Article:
Like most things in life, the real estate market fluctuates. Most recently, we have been experiencing a strong Seller’s Market but the tide will inevitably turn. Even financial experts have difficulty predicting when conditions will change, so how is the average buyer supposed to use market conditions to his or her benefit? The secret is to be prepared ahead of time.
Here are five mistakes that buyers often make and how to avoid them.
Working with an inexperienced agent
In a seller’s market, it benefits buyers to get all the help they can. If you have a knowledgeable and experienced agent representing you, you have a better chance of successfully purchasing the home you’ve always wanted. A professional realtor will help you streamline the process of locating and viewing properties and can prepare you to act when you find the right one. They know the area, the market and the ins and outs of the process, saving you time and stress. Buying a home is one of the biggest financial transactions you will ever face. Make sure that you are represented by a capable professional.
Taking Too Long To Act
Obviously, buying a home on impulse is risky. By the same token, over-analyzing a purchase during a seller’s market is ill-advised as well. When you wait too long, you run the risk of losing out on the property you love. If you have properly prepared for your purchase you’ve already determined the type of home you want, the location you’d prefer, and your price range, so if you’ve been lucky enough to find a home that meets all of those qualifications, don’t wait to make an offer. To give yourself more leverage, be prepared to move quickly by having your finances in order — get a preapproval. Ideally, you’ll know how much you can truly afford, repair any credit issues and have your down payment ready. Visit your lender as early as possible in order to be prepared from day one.
Not making your best offer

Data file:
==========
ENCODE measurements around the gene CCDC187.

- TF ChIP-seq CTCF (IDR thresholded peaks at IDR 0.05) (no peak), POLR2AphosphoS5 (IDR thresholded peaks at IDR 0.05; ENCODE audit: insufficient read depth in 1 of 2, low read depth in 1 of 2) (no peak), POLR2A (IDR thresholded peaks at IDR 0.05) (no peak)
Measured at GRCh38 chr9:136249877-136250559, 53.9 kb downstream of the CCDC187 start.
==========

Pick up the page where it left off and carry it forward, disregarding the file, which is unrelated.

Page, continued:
Most of us would love to buy what we want for as little money as possible. It’s human nature. It follows then, that when most people see the listing price of a home, they wonder how much they’re actually going to have to spend. As a buyer, don’t assume you’ll be able to purchase for substantially less than the list price. Offering lower than asking price is a reasonable strategy if the house is overpriced compared with other similar homes in the area, or if it’s a buyer’s market with lots of available inventory. Trying to get a deal when you’re in the midst of a busy seller’s market however, might not be the best tactic. If the seller is being well represented by their agent, their list price won’t be far off of what they actually expect to sell for…they want to take advantage of the market as much as you do and they won’t accomplish that if their property is over-priced. Trust your realtor’s assessment of the property’s value and be prepared to make your first offer a strong one.
Not being prepared for a bidding war
If there is ever a time when a bidding war could be on the horizon, it’s during a seller’s market. No buyer wants to be in a competing offer situation for fear of being forced into going over budget, but there’s an easy fix for this. Just set your search criteria below your maximum budget. This automatically leaves room in case you have to negotiate the purchase/sale price more than initially expected and still ensures you’re protected from committing to a price that you can’t really afford.
Not learning from your mistakes
There’s no shame in learning that your offer has been declined or that you were beaten by a competing offer. It is easy, though, to get discouraged if you’re losing out repeatedly. Learn from your last transaction so you can move in to your dream home. You may have to let a few slip through your fingers before finding one that sticks. Just make sure that when you do find the next “right one”, you’re prepared to address it efficiently and effectively so that you’re giving yourself the best opportunity to be that home’s next proud owner.